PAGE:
Samuel Sullivan Cox appears as if he’s hailing a cab here at Cooper Square and Astor Place in 1924.
Though Louise Lawson’s sculpture of Ohio Congressman Samuel Sullivan Cox has stood at Tompkins Square’s southwest corner at Avenue A and East 7th Street since 1924, it was initially placed the triangle formed by Lafayette Street, 4th Avenue and Astor Place in 1881, in the spot where Tony Rosenthal’s “Alamo,” the revolving cube, stands today. It was apparently moved shortly after the photo was snapped.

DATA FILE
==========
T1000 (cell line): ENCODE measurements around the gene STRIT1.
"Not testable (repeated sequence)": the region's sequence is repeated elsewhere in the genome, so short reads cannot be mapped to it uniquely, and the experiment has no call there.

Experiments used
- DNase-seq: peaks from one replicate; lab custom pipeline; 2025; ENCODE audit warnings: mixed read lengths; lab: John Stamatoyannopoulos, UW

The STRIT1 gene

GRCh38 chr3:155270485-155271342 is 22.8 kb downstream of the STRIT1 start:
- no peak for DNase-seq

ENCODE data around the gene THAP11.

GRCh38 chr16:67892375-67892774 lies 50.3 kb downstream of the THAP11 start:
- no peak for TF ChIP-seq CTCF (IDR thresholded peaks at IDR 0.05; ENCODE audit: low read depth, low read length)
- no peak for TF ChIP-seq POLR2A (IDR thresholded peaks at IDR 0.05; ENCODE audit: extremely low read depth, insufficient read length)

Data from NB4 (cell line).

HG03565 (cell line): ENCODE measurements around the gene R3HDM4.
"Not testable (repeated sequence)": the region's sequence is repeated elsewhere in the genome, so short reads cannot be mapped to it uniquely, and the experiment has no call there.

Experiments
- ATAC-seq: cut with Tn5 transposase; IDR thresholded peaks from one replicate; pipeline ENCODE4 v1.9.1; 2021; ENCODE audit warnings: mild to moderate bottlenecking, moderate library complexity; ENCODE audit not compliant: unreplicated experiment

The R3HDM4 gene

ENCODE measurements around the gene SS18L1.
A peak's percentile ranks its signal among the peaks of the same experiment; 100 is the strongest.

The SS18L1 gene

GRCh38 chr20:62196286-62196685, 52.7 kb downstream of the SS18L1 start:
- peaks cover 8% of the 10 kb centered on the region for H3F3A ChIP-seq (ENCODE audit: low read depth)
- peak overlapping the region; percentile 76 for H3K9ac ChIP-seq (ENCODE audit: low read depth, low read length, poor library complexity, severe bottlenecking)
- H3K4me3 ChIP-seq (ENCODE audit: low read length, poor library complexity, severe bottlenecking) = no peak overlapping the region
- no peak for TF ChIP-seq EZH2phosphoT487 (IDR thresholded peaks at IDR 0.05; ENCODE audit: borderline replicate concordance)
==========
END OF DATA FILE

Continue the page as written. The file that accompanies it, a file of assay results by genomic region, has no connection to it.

S.S. Cox (1824-1889) was a Democratic Party member of the House of Representatives from Ohio from 1857-1865, and from New York from 1869-1889, when he retired. He championed the Life Saving Service, which patrolled the coast looking for shipwreck survivors; the Service became part of the US Coast Guard in 1915.
He is remembered with the statue, placed while he was still in Congress, for his involvement with the US Post Office. He introduced legislation that assured paid benefits, 2 weeks’ vacation, and a 40-hour work week — innovative in that era — for postal workers. Letter carriers from 188 cities inscribed on the monument, raised $10,000 for its creation.